As local men employed by Abdali drove tractors back and forth, annihilating what is the only source of income for many, locals sat on the edge of their fields, looking at Abdali and his men with hatred.
Two days later, I was sitting with Abdali in his headquarters when he got a call saying his men had been struck by an IED in the same fields. We raced outside to his unarmored pickup truck and with his security detail of just two armed men, sped through the streets of Lashkar Gar, toward Trek Nawa. We arrived just in time to see two of his men being carried into the back of a truck, their faces ripped apart by shrapnel and covered in blood. The main victim, who had spotted the IED and bent down to inspect it, was killed instantly and had already been loaded onto the truck and covered with a blanket. Someone had been watching them, and detonated the IED with a mobile phone after he crouched down to look at it. "One person is dead," said Abdali as we raced back to Lashkar Gar, following the truck with the casualties on board, "he doesn't have a head."
The two survivors were taken to a hospital run by an international NGO called Emergency, illustrating that despite the billions spent, there are nowhere near enough facilities to treat wounded security force members or civilians. Nor does the government have the ability to transfer the wounded, especially from the areas that are being fought for.
A few days later, Abdali drove me to Gereshk, the second largest town in Helmand province where his friend, an Afghan National Police Commander named Hekmatullah Barakzai, had built up a reputation as a fearsome and brave Taliban killer. Hekmatullah had visited the counter narcotics police headquarters once while I was staying there. During a dinner on the roof, his right-hand man had shown me pictures of Taliban corpses they had tied to the hoods of their cars for display, smiling eagerly as he flicked through each one. One picture showed a man whose head was intact but sat on top of his skin, which was spread out beneath him like a bear rug. I asked if he had been skinned or if he was a suicide bomber, but I didn't get an answer, just a delighted laugh.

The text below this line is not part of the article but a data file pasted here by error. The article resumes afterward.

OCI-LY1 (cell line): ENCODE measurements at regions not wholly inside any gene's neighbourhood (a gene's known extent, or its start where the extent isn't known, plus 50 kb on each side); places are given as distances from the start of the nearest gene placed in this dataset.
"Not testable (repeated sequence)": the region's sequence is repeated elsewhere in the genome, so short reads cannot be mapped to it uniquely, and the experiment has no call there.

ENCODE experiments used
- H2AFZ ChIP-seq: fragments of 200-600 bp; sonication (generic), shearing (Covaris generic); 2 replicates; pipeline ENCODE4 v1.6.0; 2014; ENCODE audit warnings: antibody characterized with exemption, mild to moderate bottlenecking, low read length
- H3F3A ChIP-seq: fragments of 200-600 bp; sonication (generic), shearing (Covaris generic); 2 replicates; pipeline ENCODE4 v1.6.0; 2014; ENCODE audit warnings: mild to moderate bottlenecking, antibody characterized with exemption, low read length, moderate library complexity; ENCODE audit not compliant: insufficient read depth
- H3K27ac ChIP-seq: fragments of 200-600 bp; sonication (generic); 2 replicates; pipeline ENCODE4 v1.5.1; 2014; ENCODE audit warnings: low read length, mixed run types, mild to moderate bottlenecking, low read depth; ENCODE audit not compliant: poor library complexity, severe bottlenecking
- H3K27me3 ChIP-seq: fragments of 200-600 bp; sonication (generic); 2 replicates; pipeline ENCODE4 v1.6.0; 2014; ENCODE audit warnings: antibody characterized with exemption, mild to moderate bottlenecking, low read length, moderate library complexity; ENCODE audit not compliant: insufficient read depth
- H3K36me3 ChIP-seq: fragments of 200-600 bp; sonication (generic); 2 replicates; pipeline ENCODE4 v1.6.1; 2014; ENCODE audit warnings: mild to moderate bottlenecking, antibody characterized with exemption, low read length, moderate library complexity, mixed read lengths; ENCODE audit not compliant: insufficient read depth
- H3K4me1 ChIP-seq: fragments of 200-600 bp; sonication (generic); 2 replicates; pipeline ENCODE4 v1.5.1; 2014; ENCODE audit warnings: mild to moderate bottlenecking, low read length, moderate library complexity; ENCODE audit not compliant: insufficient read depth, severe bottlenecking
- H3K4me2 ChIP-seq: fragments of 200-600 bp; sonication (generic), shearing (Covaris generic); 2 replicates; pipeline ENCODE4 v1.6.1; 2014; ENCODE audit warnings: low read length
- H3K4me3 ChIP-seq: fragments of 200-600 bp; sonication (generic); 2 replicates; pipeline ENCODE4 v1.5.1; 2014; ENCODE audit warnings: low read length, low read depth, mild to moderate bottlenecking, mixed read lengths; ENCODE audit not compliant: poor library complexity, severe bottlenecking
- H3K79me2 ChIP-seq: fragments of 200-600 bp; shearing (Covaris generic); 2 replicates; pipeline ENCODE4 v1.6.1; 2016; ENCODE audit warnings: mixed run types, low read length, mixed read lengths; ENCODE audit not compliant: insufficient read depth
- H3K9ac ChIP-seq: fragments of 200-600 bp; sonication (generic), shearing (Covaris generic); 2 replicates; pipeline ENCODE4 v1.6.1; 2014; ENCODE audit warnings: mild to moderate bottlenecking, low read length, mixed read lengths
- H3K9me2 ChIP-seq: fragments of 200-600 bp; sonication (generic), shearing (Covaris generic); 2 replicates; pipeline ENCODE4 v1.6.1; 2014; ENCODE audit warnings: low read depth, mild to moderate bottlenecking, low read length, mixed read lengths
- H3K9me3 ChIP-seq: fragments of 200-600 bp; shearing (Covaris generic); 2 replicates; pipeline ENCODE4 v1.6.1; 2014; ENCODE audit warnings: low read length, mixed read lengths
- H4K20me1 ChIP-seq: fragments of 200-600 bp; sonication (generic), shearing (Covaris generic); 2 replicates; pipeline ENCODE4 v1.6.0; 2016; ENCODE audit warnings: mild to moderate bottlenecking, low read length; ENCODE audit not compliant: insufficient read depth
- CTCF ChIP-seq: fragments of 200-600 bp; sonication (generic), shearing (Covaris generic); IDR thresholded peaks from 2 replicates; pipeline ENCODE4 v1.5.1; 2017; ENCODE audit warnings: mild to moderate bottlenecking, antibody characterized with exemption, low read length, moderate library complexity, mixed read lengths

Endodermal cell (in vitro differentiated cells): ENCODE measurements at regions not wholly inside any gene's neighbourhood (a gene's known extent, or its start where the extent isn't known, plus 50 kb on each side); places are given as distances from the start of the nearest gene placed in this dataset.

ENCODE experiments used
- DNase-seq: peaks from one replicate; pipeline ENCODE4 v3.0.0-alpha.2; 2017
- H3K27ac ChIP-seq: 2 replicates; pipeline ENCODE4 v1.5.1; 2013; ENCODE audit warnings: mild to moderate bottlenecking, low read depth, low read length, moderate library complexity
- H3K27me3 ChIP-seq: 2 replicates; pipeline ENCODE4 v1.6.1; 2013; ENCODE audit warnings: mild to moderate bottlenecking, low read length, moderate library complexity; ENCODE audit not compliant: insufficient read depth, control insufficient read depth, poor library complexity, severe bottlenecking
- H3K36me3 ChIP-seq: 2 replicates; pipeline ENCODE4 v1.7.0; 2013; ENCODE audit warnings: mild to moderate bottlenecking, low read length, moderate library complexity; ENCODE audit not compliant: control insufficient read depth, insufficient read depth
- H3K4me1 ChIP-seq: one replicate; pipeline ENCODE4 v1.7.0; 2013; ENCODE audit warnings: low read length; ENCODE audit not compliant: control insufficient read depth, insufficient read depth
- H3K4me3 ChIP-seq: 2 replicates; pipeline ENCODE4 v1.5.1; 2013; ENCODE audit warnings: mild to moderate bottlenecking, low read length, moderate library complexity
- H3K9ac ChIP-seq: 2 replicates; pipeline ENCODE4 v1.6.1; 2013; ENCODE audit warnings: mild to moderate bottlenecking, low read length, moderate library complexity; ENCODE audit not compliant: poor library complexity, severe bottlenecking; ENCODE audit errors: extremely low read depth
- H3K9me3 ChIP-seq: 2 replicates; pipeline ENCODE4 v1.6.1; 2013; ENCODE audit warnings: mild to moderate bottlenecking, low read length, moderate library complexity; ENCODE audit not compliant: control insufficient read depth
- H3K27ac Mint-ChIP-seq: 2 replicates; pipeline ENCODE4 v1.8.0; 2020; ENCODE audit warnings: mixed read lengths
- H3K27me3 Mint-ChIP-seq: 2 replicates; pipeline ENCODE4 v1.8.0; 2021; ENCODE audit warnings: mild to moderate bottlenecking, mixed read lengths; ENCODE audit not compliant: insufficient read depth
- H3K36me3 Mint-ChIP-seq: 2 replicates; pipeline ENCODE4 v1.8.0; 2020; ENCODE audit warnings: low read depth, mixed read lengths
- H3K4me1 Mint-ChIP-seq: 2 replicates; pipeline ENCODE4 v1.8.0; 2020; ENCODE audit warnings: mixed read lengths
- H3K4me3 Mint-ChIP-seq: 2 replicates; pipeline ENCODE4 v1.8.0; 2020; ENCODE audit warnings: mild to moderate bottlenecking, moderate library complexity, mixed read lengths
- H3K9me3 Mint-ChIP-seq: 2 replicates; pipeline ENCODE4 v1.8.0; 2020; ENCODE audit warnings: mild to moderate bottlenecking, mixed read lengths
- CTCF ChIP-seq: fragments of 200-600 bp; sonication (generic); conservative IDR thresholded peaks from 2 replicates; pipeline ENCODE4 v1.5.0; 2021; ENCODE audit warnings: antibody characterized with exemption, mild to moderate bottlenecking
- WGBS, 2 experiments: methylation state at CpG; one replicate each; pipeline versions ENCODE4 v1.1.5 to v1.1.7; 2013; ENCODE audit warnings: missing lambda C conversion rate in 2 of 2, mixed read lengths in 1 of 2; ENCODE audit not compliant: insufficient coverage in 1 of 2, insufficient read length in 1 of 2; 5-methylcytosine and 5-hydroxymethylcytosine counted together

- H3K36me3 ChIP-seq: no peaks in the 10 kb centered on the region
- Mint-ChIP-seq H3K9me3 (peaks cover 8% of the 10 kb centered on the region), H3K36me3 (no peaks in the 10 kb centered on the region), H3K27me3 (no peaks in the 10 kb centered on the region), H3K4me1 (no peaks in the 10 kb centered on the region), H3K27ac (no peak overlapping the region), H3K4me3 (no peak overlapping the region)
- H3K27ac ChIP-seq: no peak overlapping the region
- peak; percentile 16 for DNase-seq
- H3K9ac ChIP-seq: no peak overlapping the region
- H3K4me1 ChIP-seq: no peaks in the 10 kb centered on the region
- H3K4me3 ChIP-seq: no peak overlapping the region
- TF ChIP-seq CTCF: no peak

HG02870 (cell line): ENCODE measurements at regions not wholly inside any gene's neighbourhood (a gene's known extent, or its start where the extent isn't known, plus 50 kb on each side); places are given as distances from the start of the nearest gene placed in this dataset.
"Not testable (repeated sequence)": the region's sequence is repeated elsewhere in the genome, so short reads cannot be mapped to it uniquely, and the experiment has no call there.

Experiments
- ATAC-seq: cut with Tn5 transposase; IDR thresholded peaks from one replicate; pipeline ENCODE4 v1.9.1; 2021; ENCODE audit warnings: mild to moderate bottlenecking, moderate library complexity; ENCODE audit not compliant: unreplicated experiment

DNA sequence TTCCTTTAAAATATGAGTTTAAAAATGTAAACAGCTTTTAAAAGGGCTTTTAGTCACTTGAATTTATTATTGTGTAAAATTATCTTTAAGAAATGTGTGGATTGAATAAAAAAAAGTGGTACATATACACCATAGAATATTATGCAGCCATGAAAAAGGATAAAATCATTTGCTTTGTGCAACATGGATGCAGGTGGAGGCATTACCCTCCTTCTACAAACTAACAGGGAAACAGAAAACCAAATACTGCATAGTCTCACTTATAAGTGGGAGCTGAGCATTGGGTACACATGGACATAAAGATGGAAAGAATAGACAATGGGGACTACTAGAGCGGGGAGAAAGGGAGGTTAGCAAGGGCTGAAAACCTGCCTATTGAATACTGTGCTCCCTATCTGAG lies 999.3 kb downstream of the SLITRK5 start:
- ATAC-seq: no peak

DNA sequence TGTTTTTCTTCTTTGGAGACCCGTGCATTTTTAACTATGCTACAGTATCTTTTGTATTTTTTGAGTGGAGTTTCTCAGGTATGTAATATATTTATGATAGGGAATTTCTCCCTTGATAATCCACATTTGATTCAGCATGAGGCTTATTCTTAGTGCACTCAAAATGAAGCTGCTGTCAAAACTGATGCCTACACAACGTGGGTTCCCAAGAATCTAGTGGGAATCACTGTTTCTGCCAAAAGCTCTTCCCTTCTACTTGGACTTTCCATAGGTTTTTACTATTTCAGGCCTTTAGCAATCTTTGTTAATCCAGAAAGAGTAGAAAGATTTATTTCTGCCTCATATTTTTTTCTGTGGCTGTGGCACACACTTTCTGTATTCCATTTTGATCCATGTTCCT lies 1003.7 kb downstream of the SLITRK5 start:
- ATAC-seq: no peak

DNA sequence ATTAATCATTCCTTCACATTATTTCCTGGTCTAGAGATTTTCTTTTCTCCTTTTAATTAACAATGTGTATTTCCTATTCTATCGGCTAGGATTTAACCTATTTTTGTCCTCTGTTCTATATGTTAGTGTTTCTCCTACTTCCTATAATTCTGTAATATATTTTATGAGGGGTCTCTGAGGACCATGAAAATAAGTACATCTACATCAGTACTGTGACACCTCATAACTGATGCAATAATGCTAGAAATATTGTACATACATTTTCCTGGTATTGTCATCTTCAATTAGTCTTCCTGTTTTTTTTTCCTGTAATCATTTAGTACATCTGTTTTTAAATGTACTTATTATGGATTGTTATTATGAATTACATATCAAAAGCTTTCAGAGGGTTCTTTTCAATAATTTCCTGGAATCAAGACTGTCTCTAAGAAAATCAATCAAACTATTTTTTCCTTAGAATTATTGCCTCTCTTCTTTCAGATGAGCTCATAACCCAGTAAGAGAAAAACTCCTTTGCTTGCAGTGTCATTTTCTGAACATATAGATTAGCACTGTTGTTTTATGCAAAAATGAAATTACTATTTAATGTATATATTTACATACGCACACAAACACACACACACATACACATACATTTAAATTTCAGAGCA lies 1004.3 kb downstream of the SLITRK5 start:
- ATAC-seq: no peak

I first went to Gereshk in 2007, when British forces had been in Helmand for just over a year. They were declaring victory then, saying that the Taliban had been pushed out, that the local community was embracing them and the Afghan government, the latter of which was ready to move in and start providing services. I had even been taken to building sites, where courts, a prison, and a governor's compound were being built. Today, Gereshk appears ready to fall. White Taliban flags appear in almost every direction you look. We were driving a Humvee that had been adapted to work more like a cattle truck. The front two seats remained, but on the back was a large armored cube, which could carry roughly six men, one of whom held my knee as a gesture of affection or re-assurance. US and UK forces stopped using Humvees outside their forward operating bases in 2009, when the much better-armored and expensive MRAPs started arriving. Humvees didn't offer anywhere near enough protection from the Taliban's IEDs. The one we were traveling in was the only one the police had, and the cube we were sitting in was roofless, so if we'd hit an IED we would have been thrown into the air and almost certainly killed. The Humvee left as soon as we were dropped off, so that when we wanted to leave, we'd be traveling like the rest of the police, in a basic Toyota Corolla.